The St. Louis Blues will be hosting their annual prospect camp from July 11-14 at the Centene Community Ice Center. Players will be taking the ice on July 11 and 13 at 10:15 am, 10:30 am on July 12, and 11:20 am CST on July 14 for a 4-on-4 / 3-on-3 scrimmage. The training camp will feature the clubs’ first-round draft choices from the last two years in Jake Neighbors and Zachary Bolduc, as well as those selected in the upcoming NHL Entry Draft. This preview will outline a few of the team’s draft choices that fans will have the opportunity to see and learn more about.
Dylan Peterson (No. 86, 2020)
The first of the Blues two third-round draft choices from the 2020 Draft, Peterson has spent the last two seasons in the NCAA at Boston University. His 2020-21 season saw an adjustment to the collegiate level where he scored six points (three goals and three assists) in 16 games. This season, he saw a dramatic improvement in production where he scored 10 goals and 16 points over 29 games. The 20-year-old Peterson also saw an increase in his on-ice discipline this season, taking 18 penalty minutes compared to 25 in his first season.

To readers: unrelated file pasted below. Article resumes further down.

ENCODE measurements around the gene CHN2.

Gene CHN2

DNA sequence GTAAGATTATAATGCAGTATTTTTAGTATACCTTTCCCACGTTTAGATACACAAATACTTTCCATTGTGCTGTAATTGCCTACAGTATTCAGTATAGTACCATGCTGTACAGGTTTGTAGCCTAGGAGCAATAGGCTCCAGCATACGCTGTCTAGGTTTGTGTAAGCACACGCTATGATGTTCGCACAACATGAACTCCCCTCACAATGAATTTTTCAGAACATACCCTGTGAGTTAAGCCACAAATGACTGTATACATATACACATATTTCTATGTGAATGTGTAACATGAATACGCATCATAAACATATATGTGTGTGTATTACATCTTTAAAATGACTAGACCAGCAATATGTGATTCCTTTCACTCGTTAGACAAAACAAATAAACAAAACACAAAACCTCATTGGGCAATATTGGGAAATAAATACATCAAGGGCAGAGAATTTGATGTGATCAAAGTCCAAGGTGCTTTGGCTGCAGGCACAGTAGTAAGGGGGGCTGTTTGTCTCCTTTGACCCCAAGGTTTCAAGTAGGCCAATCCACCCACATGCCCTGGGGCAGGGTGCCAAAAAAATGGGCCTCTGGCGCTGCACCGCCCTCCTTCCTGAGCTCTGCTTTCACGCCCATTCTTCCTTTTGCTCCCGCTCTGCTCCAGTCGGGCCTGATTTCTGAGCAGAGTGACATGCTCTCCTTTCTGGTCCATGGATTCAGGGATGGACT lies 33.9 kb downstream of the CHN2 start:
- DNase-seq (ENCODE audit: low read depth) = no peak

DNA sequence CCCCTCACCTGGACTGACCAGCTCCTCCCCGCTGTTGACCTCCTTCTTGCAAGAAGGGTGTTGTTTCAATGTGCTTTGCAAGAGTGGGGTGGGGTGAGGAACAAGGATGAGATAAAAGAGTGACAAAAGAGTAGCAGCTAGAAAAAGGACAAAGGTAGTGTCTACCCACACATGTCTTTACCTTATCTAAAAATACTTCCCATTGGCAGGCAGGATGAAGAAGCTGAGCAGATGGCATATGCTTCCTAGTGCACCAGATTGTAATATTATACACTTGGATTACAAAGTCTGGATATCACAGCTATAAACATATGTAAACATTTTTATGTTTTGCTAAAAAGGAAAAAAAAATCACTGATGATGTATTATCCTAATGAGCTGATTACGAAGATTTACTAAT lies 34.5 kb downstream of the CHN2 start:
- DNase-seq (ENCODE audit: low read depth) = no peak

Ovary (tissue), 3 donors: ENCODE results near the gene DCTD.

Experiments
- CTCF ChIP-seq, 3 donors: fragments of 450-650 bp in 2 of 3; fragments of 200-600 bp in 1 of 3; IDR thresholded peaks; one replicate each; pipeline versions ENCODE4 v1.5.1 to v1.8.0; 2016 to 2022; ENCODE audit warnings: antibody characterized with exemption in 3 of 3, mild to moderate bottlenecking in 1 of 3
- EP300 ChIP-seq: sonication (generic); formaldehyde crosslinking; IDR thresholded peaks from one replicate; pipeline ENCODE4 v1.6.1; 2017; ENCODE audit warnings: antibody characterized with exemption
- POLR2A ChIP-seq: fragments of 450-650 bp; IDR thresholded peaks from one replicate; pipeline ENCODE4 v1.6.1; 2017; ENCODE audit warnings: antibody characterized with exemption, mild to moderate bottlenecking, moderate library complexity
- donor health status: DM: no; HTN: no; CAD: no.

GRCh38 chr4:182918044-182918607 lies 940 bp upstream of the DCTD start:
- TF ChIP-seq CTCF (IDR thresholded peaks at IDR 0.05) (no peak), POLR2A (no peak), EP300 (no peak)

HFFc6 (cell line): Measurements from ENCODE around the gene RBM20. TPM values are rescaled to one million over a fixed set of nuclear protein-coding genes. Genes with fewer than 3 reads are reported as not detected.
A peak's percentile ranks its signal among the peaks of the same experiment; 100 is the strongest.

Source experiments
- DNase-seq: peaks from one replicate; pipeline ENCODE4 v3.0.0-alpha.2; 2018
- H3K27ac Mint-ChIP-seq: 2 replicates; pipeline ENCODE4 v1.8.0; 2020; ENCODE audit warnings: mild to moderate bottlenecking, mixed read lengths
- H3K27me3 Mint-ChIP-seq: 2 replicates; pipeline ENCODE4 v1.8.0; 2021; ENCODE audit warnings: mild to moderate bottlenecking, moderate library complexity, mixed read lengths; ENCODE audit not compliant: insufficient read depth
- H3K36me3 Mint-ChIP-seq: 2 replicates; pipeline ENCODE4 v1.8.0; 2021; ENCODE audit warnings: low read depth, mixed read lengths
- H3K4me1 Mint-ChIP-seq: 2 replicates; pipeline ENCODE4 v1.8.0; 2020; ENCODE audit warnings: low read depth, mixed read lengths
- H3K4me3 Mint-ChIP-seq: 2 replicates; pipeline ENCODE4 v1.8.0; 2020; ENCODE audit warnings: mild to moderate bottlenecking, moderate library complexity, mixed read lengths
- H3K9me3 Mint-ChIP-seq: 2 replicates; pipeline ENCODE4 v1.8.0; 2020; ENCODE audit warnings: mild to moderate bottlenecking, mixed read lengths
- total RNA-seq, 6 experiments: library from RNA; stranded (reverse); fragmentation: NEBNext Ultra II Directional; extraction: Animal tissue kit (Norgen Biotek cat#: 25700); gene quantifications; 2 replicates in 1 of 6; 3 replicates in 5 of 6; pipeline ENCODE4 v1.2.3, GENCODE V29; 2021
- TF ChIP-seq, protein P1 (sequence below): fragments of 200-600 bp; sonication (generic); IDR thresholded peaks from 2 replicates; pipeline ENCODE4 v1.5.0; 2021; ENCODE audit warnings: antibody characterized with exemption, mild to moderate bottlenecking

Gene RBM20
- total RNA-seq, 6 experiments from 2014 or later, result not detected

He is a lanky forward standing at 6-foot-4 and 190 pounds with mediocre offensive upside, oftentimes setting up in front of the net in the offensive zone. He is a strong skater and shot-blocker, often putting his body on the line to help his team win. He is not an overly physical player but uses his body well to kill penalties and long stride to exit the zone quickly and smoothly. If he can secure a spot in the NHL, it will likely be as a bottom-six forward with penalty-killing responsibilities.
Simon Robertsson (No. 71, 2021)
Simon Robertsson (19) is a well-rounded winger that possesses a valuable and dangerous shot. He bounced around the J20, Swedish Hockey League (SHL), HockeyEttan and the Swedish national teams over the last two seasons struggling to find consistent production. While playing for Skellefteå AIK J20, he appeared in 36 games logging 23 goals and 43 points. During his SHL games, things were a little different. This season, he saw a severe reduction in ice time to only 6:45 per game, one of the lowest among skaters that appeared in more than 20 games. His reduction in ice time limited his ability to produce, resulting in only five goals and six points in 48 games.